• Modified starch has been on the US Food and Drug Administration's (FDA) top-priority list for reevaluation since 1980 but nothing new has been reported by the FDA since.

Maltose –

  • Is malt sugar. It is colorless crystals derived from malt extract and used as a nutrient, sweetener, culture medium, and stabilizer.
  • It is soluble in water and used as a sweetener for diabetics and in brewing.
  • It is nontoxic but has been reported to cause tumors when injected under the skin of mice in doses of five hundred milligrams per kilogram of body weight.
  • There is no reported use of the chemical and no toxicology information is available.

Dextrose (Corn Syrup) –

  • A sweet syrup prepared from cornstarch.
  • Used in maple, nut and root beer flavorings for beverages, ice cream, ices, candy, and baked goods. Also used for envelopes, stamps, sticking tapes, aspirin, and is found in many, many food products.
  • It may cause allergic reactions.
  • The final report of the FDA in 1980 stated that there is no available evidence that it is a hazard to the public when used as it is now.

Disodium Guanylate –

  • A flavor intensifier believed to be more effective than sodium inosinate and sodium glutamate.
  • Can be isolated from certain mushrooms and is used in canned vegetables.
  • The FDA data bank has fully up-to-date toxicology information available for this additive.

Disodium Inosinate –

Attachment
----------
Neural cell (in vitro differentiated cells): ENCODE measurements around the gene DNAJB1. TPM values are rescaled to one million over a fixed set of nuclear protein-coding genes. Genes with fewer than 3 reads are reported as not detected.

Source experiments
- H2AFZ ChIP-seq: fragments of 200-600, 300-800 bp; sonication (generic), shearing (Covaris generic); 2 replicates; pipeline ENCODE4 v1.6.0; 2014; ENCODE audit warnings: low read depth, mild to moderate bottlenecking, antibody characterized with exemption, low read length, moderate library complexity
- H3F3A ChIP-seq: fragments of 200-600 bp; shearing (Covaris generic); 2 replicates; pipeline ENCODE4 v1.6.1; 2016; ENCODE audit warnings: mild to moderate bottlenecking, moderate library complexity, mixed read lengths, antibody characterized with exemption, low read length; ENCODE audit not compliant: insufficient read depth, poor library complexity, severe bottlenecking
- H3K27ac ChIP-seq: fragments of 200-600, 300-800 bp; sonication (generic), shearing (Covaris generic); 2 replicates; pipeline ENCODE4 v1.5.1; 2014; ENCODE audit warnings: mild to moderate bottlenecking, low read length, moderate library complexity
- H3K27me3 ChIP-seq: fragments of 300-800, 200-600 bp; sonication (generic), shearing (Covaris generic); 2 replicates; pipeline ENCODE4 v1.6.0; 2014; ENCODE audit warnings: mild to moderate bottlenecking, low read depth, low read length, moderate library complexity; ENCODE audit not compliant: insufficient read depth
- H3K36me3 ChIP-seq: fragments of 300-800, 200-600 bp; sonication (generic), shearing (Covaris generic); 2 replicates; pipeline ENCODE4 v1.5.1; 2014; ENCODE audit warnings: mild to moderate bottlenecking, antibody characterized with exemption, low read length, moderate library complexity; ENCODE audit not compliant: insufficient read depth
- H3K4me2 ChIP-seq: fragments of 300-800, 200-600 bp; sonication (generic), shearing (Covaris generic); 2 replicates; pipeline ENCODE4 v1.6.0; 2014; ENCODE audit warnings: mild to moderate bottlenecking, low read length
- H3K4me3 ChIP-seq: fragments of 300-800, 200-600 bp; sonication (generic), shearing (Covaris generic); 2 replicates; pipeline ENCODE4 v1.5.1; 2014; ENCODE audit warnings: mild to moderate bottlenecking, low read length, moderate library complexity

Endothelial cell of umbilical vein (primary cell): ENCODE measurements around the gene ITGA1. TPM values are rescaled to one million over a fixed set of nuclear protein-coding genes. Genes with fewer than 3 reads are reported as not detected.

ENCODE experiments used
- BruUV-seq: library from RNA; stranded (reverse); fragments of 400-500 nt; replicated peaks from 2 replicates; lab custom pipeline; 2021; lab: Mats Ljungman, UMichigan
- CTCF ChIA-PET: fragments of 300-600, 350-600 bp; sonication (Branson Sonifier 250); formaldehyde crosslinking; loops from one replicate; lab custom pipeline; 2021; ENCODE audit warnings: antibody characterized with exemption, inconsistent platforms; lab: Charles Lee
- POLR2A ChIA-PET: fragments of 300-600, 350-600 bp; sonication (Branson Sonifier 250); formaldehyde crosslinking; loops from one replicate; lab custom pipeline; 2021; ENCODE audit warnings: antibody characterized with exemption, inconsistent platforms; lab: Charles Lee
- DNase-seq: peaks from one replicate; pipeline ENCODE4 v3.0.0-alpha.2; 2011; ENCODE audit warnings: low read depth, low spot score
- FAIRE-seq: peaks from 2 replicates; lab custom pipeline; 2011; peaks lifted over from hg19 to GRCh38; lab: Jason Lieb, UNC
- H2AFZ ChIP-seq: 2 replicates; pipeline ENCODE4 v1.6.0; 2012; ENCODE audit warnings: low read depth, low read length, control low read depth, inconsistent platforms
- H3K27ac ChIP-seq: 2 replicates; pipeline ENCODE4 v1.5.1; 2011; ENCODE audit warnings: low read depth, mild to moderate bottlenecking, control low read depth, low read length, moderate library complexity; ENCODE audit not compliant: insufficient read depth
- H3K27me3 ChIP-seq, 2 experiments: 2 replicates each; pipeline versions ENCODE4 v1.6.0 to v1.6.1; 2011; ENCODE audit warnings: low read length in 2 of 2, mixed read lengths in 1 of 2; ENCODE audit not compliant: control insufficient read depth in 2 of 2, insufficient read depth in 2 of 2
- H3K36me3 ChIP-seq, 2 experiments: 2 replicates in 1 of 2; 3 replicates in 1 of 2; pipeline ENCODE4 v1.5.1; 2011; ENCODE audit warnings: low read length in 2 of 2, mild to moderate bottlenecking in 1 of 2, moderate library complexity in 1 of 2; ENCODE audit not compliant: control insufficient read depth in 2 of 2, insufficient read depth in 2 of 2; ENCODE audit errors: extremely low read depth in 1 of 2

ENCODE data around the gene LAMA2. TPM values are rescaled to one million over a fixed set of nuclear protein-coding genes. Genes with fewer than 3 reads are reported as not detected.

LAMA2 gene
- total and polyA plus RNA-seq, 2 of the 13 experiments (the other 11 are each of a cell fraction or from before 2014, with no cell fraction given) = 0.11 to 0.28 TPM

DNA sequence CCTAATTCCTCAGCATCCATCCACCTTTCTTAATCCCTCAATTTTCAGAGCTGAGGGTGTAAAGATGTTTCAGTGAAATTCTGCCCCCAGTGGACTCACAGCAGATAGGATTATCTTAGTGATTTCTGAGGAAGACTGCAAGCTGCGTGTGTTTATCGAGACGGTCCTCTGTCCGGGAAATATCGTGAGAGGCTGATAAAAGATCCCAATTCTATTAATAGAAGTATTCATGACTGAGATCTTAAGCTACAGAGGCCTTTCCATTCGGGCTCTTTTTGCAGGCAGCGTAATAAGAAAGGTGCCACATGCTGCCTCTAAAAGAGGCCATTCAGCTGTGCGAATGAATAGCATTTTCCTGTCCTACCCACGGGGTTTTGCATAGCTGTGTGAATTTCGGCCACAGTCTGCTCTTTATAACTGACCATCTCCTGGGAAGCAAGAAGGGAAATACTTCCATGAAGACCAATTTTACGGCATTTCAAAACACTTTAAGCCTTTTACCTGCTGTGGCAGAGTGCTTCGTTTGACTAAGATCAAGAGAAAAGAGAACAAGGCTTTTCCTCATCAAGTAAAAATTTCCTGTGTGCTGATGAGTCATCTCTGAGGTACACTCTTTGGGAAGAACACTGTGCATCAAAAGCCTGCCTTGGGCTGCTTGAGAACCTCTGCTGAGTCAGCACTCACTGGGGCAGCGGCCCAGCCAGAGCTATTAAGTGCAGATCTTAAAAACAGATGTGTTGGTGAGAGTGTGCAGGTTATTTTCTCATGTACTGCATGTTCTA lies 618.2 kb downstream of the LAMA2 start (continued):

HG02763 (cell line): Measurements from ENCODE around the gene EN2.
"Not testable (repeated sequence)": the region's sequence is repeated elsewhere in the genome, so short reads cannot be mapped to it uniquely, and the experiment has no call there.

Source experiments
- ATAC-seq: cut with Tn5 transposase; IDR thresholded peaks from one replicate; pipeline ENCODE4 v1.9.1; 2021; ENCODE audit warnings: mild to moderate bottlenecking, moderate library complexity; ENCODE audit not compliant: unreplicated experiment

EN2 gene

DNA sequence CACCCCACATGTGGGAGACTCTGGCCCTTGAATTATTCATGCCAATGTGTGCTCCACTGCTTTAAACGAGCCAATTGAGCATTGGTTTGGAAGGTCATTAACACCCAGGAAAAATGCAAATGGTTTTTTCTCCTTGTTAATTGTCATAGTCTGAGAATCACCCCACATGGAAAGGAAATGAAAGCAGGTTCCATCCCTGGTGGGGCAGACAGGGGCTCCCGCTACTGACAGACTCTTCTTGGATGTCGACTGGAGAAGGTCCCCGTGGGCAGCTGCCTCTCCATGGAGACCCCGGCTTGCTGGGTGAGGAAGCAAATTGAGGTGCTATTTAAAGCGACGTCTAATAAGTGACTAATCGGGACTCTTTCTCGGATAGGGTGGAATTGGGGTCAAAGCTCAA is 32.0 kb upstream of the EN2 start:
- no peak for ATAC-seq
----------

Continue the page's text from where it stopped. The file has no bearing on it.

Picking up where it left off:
• Is a flavor potentiator (a flavor ingredient with little flavor of its own that alters the flavor response)  that is odorless and colorless. It is a white crystal or powder.
  • Inosinate is salt of inosinic acid, which is prepared from meat extract; also from dried sardines. No known toxicity.

Do you understand much of what you just read? Neither do I.

The point I wish to make is, I don't know, even after reading the description of these added food ingredients, exactly what they are. What I do know is that I want to stay as far away from foods that have had to be tested by the FDA to determine their safety. Food that has to be given to mice to see if they cause tumors just honestly scares me, even if the results come out negative.

You don't hear about broccoli being tested in mice to make sure it doesn't cause tumors now do you? No.

PLEASE make smart choices when you shop. Choose whole, real foods that don't require labeling the majority of the time. Shop organic as often as possible. Always, ALWAYS read labels when buying pre-packaged foods and look for ingredients that you can picture and pronounce. 

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Health and blessings,


Randi's passion is to teach people the importance of getting into the kitchen to cook! When people get into the kitchen to cook, they can control their health and their waistline. She uses fresh ingredients and traditional foods in her cooking like butter.  She is a Certified Holistic Health Coach, exercise enthusiast and a consultant for an international marketing company.


1. "Organic Food." Wikipedia. 5 November 2011.